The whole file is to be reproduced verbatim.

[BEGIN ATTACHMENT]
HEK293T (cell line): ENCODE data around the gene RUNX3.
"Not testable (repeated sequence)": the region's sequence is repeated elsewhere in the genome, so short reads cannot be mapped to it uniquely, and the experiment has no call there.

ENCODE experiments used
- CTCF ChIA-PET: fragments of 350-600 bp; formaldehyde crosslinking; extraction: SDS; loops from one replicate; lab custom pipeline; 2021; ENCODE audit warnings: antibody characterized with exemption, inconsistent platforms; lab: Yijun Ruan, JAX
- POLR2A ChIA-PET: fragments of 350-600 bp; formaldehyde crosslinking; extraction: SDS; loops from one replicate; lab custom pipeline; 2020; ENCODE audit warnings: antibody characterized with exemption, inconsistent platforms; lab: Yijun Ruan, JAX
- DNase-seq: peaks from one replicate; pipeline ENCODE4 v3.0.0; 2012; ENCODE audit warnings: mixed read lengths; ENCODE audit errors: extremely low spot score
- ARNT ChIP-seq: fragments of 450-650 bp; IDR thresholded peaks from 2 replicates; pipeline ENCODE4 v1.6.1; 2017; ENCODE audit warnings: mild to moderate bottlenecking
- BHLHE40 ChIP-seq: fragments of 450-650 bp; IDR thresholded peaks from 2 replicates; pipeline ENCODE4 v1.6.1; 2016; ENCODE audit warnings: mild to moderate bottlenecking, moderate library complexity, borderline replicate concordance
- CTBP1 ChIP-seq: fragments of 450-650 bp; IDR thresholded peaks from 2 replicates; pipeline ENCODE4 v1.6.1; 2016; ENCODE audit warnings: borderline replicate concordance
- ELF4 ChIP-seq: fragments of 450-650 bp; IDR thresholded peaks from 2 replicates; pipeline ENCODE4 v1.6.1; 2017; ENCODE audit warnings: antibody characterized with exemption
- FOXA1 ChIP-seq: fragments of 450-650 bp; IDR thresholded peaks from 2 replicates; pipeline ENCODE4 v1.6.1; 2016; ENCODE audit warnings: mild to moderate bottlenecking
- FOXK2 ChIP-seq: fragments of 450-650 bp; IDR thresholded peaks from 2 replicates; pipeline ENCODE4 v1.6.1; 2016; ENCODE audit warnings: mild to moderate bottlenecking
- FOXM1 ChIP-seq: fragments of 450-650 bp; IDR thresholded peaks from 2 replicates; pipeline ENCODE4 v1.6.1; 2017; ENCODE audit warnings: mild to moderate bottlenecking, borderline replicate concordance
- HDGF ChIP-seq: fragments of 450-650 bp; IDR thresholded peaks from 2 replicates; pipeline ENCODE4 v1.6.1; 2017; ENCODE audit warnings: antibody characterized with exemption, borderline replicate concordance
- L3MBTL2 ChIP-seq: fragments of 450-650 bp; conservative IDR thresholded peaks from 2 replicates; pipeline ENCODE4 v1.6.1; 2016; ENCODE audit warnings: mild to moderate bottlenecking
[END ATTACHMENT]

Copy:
HEK293T (cell line): ENCODE data around the gene RUNX3.
"Not testable (repeated sequence)": the region's sequence is repeated elsewhere in the genome, so short reads cannot be mapped to it uniquely, and the experiment has no call there.

ENCODE experiments used
- CTCF ChIA-PET: fragments of 350-600 bp; formaldehyde crosslinking; extraction: SDS; loops from one replicate; lab custom pipeline; 2021; ENCODE audit warnings: antibody characterized with exemption, inconsistent platforms; lab: Yijun Ruan, JAX
- POLR2A ChIA-PET: fragments of 350-600 bp; formaldehyde crosslinking; extraction: SDS; loops from one replicate; lab custom pipeline; 2020; ENCODE audit warnings: antibody characterized with exemption, inconsistent platforms; lab: Yijun Ruan, JAX
- DNase-seq: peaks from one replicate; pipeline ENCODE4 v3.0.0; 2012; ENCODE audit warnings: mixed read lengths; ENCODE audit errors: extremely low spot score
- ARNT ChIP-seq: fragments of 450-650 bp; IDR thresholded peaks from 2 replicates; pipeline ENCODE4 v1.6.1; 2017; ENCODE audit warnings: mild to moderate bottlenecking
- BHLHE40 ChIP-seq: fragments of 450-650 bp; IDR thresholded peaks from 2 replicates; pipeline ENCODE4 v1.6.1; 2016; ENCODE audit warnings: mild to moderate bottlenecking, moderate library complexity, borderline replicate concordance
- CTBP1 ChIP-seq: fragments of 450-650 bp; IDR thresholded peaks from 2 replicates; pipeline ENCODE4 v1.6.1; 2016; ENCODE audit warnings: borderline replicate concordance
- ELF4 ChIP-seq: fragments of 450-650 bp; IDR thresholded peaks from 2 replicates; pipeline ENCODE4 v1.6.1; 2017; ENCODE audit warnings: antibody characterized with exemption
- FOXA1 ChIP-seq: fragments of 450-650 bp; IDR thresholded peaks from 2 replicates; pipeline ENCODE4 v1.6.1; 2016; ENCODE audit warnings: mild to moderate bottlenecking
- FOXK2 ChIP-seq: fragments of 450-650 bp; IDR thresholded peaks from 2 replicates; pipeline ENCODE4 v1.6.1; 2016; ENCODE audit warnings: mild to moderate bottlenecking
- FOXM1 ChIP-seq: fragments of 450-650 bp; IDR thresholded peaks from 2 replicates; pipeline ENCODE4 v1.6.1; 2017; ENCODE audit warnings: mild to moderate bottlenecking, borderline replicate concordance
- HDGF ChIP-seq: fragments of 450-650 bp; IDR thresholded peaks from 2 replicates; pipeline ENCODE4 v1.6.1; 2017; ENCODE audit warnings: antibody characterized with exemption, borderline replicate concordance
- L3MBTL2 ChIP-seq: fragments of 450-650 bp; conservative IDR thresholded peaks from 2 replicates; pipeline ENCODE4 v1.6.1; 2016; ENCODE audit warnings: mild to moderate bottlenecking